ACF launched dot.che, a new proprietary software that powers ACF's Web site, valuable both as a tool to streamline the grant process and to connect donors' interests with community needs electronically.
The Programs Department's work continued with early childhood development partners, including early brain development. ACF began to wind down support of Parents as First Teacher, shifting emphasis to Communities for Kids. Learning Community Schools moved into its third year of encouraging parents to stay involved in their children's education.
Through increasing partnerships with higher education, public and private sector agencies and community-based organizations, ACF helped rebuild isolated and often neglected rural communities throughout Arizona. The ACF Fellowship Program, created through this integrated Rural Community Development Initiative, provided technical assistance to rural communities as well as a learning environment for graduate students to share field experiences and to learn through a multi-disciplinary approach to community development.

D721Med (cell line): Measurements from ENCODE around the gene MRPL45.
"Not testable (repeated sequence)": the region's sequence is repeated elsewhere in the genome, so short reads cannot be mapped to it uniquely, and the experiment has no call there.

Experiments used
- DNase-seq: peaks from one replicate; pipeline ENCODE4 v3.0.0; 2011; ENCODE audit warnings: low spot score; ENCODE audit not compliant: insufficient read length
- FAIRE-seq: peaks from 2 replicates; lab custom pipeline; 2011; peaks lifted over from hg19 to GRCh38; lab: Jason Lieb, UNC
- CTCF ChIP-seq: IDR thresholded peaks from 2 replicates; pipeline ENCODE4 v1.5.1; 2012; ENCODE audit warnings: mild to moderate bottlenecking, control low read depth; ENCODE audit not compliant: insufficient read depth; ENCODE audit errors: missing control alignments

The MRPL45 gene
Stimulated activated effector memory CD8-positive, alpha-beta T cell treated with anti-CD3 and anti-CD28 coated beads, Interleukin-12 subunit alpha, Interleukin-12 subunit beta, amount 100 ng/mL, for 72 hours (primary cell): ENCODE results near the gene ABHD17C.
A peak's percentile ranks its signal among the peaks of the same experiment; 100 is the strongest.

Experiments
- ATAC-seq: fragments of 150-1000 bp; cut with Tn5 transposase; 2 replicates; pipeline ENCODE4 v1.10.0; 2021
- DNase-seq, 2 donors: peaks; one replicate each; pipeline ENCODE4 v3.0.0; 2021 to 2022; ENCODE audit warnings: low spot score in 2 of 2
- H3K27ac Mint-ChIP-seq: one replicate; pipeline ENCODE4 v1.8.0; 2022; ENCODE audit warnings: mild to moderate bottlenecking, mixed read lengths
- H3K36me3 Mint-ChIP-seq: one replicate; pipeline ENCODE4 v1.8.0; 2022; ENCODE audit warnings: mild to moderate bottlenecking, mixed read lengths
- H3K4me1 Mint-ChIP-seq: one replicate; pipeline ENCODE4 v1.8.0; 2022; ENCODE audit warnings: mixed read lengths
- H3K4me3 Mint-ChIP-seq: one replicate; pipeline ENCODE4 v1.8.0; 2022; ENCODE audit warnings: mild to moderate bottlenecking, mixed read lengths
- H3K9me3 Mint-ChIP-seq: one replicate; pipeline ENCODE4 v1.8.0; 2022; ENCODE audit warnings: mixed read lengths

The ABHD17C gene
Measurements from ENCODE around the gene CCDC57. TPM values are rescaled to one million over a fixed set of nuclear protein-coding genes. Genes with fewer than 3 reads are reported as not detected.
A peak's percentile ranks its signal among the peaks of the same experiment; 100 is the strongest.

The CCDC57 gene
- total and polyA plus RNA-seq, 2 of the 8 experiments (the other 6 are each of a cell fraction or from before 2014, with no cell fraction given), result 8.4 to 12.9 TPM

ACF emphasized youth and community building through out-of-school activities and youth and civic engagement in partnership with Libraries for the Future. Gifts from the Rodel Foundation and the Ellis Funds strategically encouraged comprehensive education reform.
In 2001, ACF awarded 508 scholarships totaling more than $1.2 million. Ninety-five percent were need-based; five percent were merit-based.
We provided seed money and administrative support to the Leave A Legacy Arizona initiative, which encouraged people to include charitable gifts in their wills and trusts, and which grew to more than 300 partners statewide.
ACF maintained a reasonable financial picture with a positive return in a negative market, emphasizing the value of an endowment in both good and bad times. The 2001 endowment was $323 million, including $32 million in Affiliate assets.
A network of 12 Affiliates served regional community foundations in the communities and the surrounding rural areas of Yavapai County, Flagstaff, Sedona, Yuma, Scottsdale, Page/Lake Powell, the Hopi Nation, Tuba City, Green Valley, Patagonia, Cochise County and Graham County.
The Green Valley Area Community Foundation and the Greater Green Valley Community Fund merged to become the Greater Green Valley Community Foundation.